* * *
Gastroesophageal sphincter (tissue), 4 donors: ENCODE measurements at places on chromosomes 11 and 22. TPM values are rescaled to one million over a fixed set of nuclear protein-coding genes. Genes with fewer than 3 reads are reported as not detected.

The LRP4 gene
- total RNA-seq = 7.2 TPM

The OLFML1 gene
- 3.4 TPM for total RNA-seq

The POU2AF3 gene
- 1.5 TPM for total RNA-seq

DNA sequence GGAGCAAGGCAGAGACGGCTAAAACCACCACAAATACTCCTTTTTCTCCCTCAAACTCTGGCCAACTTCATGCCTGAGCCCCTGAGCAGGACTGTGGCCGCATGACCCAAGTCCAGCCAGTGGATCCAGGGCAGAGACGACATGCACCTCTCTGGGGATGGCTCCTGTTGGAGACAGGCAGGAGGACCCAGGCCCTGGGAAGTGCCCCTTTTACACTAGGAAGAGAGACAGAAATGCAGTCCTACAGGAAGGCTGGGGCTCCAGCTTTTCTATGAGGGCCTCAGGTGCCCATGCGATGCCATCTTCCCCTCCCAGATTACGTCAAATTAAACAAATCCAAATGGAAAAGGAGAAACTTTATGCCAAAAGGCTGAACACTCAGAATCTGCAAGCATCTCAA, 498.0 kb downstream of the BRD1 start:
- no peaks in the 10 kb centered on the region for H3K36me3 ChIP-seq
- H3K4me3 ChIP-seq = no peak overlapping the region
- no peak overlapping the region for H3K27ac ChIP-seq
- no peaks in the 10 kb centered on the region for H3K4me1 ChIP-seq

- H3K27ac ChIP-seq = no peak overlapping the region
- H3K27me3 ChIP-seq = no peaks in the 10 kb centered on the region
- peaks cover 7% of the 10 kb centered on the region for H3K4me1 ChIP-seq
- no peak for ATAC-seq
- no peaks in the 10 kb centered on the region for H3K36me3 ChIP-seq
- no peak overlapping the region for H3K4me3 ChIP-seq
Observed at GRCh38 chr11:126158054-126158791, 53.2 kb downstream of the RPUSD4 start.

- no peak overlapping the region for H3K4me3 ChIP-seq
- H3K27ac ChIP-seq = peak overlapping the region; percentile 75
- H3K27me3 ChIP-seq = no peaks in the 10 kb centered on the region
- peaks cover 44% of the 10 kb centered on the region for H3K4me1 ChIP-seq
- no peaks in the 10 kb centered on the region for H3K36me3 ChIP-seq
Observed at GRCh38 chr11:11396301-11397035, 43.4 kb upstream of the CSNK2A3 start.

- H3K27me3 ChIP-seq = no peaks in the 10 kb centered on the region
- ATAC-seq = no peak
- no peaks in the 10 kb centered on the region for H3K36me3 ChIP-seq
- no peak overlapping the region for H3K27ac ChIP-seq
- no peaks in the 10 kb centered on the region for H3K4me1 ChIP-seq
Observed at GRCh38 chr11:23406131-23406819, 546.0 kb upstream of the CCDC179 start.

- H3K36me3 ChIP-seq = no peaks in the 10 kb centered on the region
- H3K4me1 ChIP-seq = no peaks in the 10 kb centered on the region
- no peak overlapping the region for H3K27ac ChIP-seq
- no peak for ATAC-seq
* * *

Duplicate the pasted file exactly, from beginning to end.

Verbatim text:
Gastroesophageal sphincter (tissue), 4 donors: ENCODE measurements at places on chromosomes 11 and 22. TPM values are rescaled to one million over a fixed set of nuclear protein-coding genes. Genes with fewer than 3 reads are reported as not detected.

The LRP4 gene
- total RNA-seq = 7.2 TPM

The OLFML1 gene
- 3.4 TPM for total RNA-seq

The POU2AF3 gene
- 1.5 TPM for total RNA-seq

DNA sequence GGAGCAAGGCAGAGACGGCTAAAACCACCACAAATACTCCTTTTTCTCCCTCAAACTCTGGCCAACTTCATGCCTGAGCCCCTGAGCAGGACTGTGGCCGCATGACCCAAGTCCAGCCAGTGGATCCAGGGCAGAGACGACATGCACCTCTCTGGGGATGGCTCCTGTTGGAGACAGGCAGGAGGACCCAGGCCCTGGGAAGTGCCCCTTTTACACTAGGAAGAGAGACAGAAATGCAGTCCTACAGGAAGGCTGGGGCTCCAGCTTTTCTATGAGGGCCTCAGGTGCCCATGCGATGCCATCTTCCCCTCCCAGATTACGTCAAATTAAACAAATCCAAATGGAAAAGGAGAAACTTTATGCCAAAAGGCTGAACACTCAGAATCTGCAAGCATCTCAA, 498.0 kb downstream of the BRD1 start:
- no peaks in the 10 kb centered on the region for H3K36me3 ChIP-seq
- H3K4me3 ChIP-seq = no peak overlapping the region
- no peak overlapping the region for H3K27ac ChIP-seq
- no peaks in the 10 kb centered on the region for H3K4me1 ChIP-seq

- H3K27ac ChIP-seq = no peak overlapping the region
- H3K27me3 ChIP-seq = no peaks in the 10 kb centered on the region
- peaks cover 7% of the 10 kb centered on the region for H3K4me1 ChIP-seq
- no peak for ATAC-seq
- no peaks in the 10 kb centered on the region for H3K36me3 ChIP-seq
- no peak overlapping the region for H3K4me3 ChIP-seq
Observed at GRCh38 chr11:126158054-126158791, 53.2 kb downstream of the RPUSD4 start.

- no peak overlapping the region for H3K4me3 ChIP-seq
- H3K27ac ChIP-seq = peak overlapping the region; percentile 75
- H3K27me3 ChIP-seq = no peaks in the 10 kb centered on the region
- peaks cover 44% of the 10 kb centered on the region for H3K4me1 ChIP-seq
- no peaks in the 10 kb centered on the region for H3K36me3 ChIP-seq
Observed at GRCh38 chr11:11396301-11397035, 43.4 kb upstream of the CSNK2A3 start.

- H3K27me3 ChIP-seq = no peaks in the 10 kb centered on the region
- ATAC-seq = no peak
- no peaks in the 10 kb centered on the region for H3K36me3 ChIP-seq
- no peak overlapping the region for H3K27ac ChIP-seq
- no peaks in the 10 kb centered on the region for H3K4me1 ChIP-seq
Observed at GRCh38 chr11:23406131-23406819, 546.0 kb upstream of the CCDC179 start.

- H3K36me3 ChIP-seq = no peaks in the 10 kb centered on the region
- H3K4me1 ChIP-seq = no peaks in the 10 kb centered on the region
- no peak overlapping the region for H3K27ac ChIP-seq
- no peak for ATAC-seq